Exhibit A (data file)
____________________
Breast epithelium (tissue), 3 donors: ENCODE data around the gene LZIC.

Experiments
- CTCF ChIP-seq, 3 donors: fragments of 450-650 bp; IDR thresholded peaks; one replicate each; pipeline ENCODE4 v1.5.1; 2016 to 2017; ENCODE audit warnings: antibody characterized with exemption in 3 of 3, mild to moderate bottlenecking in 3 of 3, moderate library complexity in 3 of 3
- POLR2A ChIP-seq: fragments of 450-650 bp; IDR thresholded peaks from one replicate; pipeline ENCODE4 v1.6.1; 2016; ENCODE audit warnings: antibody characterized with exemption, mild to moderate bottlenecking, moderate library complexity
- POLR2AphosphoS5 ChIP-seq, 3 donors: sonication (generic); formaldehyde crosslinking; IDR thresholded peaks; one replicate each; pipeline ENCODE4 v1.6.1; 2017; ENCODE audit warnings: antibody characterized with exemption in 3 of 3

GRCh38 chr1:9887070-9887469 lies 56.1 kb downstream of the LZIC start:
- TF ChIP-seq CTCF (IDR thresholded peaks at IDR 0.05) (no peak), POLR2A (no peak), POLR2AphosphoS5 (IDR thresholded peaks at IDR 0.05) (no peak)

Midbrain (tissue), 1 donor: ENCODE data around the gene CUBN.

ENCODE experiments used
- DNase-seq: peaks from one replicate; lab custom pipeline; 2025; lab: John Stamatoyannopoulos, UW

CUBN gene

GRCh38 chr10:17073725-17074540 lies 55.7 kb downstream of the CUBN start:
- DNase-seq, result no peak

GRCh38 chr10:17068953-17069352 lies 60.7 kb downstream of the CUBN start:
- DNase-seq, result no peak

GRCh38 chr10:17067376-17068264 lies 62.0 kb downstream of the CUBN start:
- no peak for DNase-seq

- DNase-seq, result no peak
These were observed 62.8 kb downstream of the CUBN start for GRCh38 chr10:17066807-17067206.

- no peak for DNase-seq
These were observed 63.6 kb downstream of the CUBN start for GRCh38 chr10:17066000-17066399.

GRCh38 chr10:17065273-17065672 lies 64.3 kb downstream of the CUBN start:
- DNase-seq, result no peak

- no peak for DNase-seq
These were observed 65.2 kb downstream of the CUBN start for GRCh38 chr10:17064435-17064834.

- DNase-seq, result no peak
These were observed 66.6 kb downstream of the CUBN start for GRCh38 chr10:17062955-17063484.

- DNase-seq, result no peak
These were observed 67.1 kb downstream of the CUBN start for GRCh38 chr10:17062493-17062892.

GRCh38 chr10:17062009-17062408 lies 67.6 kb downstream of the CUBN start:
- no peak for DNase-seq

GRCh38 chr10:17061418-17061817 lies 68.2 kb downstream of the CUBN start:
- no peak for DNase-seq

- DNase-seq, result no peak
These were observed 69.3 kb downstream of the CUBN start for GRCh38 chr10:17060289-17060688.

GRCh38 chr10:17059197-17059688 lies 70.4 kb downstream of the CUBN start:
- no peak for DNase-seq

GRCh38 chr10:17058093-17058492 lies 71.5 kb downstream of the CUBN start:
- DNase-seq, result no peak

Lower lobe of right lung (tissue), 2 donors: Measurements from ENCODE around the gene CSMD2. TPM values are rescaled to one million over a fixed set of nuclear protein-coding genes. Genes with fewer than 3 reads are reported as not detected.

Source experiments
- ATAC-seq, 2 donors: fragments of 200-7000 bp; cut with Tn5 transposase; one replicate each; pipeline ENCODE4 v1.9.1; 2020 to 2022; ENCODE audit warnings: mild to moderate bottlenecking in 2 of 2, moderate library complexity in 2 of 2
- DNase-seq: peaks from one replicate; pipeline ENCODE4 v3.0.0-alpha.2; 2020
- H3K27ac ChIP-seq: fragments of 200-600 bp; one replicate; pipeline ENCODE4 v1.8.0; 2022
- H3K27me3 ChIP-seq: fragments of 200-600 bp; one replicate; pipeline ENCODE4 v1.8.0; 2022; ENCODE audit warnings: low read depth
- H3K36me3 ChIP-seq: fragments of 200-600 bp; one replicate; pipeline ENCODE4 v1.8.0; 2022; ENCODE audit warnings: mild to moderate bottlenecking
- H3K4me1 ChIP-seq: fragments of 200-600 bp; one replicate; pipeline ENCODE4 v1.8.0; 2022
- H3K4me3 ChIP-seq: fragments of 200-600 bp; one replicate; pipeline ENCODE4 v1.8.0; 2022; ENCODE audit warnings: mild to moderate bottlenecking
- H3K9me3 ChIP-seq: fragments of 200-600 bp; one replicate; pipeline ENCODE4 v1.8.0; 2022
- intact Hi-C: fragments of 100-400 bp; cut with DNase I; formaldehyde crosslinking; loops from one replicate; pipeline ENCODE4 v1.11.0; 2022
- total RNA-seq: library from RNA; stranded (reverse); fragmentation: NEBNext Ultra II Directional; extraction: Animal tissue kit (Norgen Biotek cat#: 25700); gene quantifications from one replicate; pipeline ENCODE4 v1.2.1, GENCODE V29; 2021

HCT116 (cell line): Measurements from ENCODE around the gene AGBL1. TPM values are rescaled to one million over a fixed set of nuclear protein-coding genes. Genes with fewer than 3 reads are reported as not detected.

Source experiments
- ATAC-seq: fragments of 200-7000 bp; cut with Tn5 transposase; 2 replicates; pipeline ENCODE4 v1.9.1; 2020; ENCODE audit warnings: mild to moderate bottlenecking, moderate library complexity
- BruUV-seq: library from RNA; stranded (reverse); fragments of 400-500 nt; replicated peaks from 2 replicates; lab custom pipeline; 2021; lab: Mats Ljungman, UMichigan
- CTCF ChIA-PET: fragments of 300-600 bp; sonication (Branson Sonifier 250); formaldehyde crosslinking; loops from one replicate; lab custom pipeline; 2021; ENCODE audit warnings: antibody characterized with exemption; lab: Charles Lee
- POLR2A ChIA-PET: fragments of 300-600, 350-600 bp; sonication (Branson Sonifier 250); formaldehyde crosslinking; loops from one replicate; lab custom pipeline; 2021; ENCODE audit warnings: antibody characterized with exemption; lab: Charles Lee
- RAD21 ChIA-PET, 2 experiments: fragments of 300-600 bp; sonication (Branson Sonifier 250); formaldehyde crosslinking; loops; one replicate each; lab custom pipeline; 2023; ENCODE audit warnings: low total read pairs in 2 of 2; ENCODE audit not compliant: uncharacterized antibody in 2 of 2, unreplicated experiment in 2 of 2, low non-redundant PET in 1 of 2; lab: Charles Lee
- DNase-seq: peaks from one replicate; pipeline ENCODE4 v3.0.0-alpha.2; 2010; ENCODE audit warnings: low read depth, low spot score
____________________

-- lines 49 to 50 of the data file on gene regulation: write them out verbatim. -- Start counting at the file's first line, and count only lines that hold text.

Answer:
- H3K9me3 ChIP-seq: fragments of 200-600 bp; one replicate; pipeline ENCODE4 v1.8.0; 2022
- intact Hi-C: fragments of 100-400 bp; cut with DNase I; formaldehyde crosslinking; loops from one replicate; pipeline ENCODE4 v1.11.0; 2022